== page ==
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New format for Amazon reviews?

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Misfit
Bibliomaniac
Posts: 9581
Joined: August 2008
Location: Seattle, WA

Post by Misfit » Sat March 28th, 2015, 5:46 pm

I haven't had a chance to post a book review to Amazon since these changes, but it does look promising.

Author's notes are so important. Except for Weir and PG who dance around the whole point of writing them :(
At home with a good book and the cat...
...is the only place I want to be

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MLE (Emily Cotton)
Bibliomaniac
Posts: 3562
Joined: August 2008
Interest in HF: started in childhood with the classics, which, IMHO are HF even if they were contemporary when written.
Favourite HF book: Prince of Foxes, by Samuel Shellabarger
Preferred HF: Currently prefer 1600 and earlier, but I'll read anything that keeps me turning the page.
Location: California Bay Area

Post by MLE (Emily Cotton) » Sat March 28th, 2015, 6:03 pm

I have a lot on my plate, so I don't usually stop to write reviews. Amazon has tried to get around this by always asking me to assign stars after I finish a book on the kindle.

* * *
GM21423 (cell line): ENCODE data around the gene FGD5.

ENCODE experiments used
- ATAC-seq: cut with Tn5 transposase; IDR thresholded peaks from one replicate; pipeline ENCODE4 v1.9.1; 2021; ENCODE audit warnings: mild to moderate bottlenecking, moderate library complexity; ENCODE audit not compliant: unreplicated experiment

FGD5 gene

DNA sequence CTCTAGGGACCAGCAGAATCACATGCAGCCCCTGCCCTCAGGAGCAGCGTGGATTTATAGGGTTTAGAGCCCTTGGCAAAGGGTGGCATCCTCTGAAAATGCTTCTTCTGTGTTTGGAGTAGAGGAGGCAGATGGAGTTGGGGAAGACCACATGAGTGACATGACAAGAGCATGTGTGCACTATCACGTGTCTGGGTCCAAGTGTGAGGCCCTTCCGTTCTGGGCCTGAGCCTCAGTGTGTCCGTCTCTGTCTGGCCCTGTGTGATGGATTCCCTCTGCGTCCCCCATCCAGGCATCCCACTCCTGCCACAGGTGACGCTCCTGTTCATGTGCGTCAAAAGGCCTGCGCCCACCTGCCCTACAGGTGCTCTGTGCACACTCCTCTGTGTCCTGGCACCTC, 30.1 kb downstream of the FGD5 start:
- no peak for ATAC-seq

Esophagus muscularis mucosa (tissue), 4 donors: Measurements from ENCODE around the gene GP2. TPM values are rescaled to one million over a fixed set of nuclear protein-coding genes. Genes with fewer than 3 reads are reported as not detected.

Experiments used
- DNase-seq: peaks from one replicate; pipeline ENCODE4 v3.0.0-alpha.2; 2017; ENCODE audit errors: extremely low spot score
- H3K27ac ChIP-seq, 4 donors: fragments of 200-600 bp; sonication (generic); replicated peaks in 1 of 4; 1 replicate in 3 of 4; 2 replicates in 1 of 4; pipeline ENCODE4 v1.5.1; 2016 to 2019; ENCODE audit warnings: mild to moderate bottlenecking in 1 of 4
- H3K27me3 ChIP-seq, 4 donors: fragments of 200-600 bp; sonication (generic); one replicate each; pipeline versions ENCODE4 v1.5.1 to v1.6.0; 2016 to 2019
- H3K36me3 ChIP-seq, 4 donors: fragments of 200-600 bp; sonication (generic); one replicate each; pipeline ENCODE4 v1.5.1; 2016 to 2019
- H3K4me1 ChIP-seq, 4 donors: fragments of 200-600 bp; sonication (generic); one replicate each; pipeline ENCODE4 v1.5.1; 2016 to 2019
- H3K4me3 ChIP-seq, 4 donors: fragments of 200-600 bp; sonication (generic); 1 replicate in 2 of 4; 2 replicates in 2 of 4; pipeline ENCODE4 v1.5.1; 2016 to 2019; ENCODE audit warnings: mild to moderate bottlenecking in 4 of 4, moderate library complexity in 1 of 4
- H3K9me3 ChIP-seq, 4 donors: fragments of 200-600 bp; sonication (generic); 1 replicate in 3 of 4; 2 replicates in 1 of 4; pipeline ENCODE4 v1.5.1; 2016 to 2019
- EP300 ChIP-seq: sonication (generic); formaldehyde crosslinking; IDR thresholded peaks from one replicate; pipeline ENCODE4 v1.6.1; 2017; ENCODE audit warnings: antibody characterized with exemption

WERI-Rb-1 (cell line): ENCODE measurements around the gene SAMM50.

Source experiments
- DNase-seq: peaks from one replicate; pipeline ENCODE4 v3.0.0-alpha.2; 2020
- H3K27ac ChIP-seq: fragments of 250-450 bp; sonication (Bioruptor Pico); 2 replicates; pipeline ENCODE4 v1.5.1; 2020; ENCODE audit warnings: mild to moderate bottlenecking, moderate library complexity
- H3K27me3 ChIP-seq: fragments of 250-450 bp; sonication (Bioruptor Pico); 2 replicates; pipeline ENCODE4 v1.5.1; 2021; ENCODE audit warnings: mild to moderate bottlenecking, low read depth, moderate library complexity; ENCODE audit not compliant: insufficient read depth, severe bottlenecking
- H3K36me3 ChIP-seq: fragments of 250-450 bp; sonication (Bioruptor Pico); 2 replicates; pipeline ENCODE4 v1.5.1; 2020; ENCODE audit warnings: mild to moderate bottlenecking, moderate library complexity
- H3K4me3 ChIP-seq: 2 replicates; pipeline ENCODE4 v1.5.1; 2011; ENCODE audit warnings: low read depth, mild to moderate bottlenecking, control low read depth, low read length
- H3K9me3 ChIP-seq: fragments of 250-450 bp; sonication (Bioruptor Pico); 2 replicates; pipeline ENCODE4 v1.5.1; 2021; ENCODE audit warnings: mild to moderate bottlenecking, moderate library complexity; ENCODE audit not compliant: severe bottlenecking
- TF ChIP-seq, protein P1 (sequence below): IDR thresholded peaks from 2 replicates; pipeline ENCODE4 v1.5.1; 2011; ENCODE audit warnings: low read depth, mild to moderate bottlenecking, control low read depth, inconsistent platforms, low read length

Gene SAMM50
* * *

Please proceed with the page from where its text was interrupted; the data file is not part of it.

I object to that because it is too simplistic for me. I have opinions on the plot, the writing style, the characterization, the historicity, and so forth. And I don't want to just put in a broad-brush rating and be misinterpreted.

By adding several criteria, a multifaceted rating system might entice me to actually give my opinion when I don't have time to compose an essay. It would allow for more nuance while still streamlining the process.

I know some people put in one-sentence reviews, but once I start pounding the keyboard--well. So I save my energies for this forum and facebook.

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MLE (Emily Cotton)
Bibliomaniac
Posts: 3562
Joined: August 2008
Interest in HF: started in childhood with the classics, which, IMHO are HF even if they were contemporary when written.
Favourite HF book: Prince of Foxes, by Samuel Shellabarger
Preferred HF: Currently prefer 1600 and earlier, but I'll read anything that keeps me turning the page.
Location: California Bay Area

Post by MLE (Emily Cotton) » Sat March 28th, 2015, 6:19 pm

MLE: That is certainly true on the historical accuracy. I suppose what I really want to know is, how well does the writer know the setting, and what is their general take on sticking to the facts? There is a wide range, from Elizabeth Chadwick, who feels that she must do her utmost to 'connect' with a historical figure's personality and feelings, to C.W. Gortner, who (at least in The Last Queen, about Juana of Castile) admitted that he left out her overwhelming religious character so that she would not seem like 'a freak' to today's reader. I enjoy both writers' work, and didn't mind the switch in the case of Juana la Loca, but if this had been my only introduction to Juana of Castile I would have appreciated an author's note to that effect.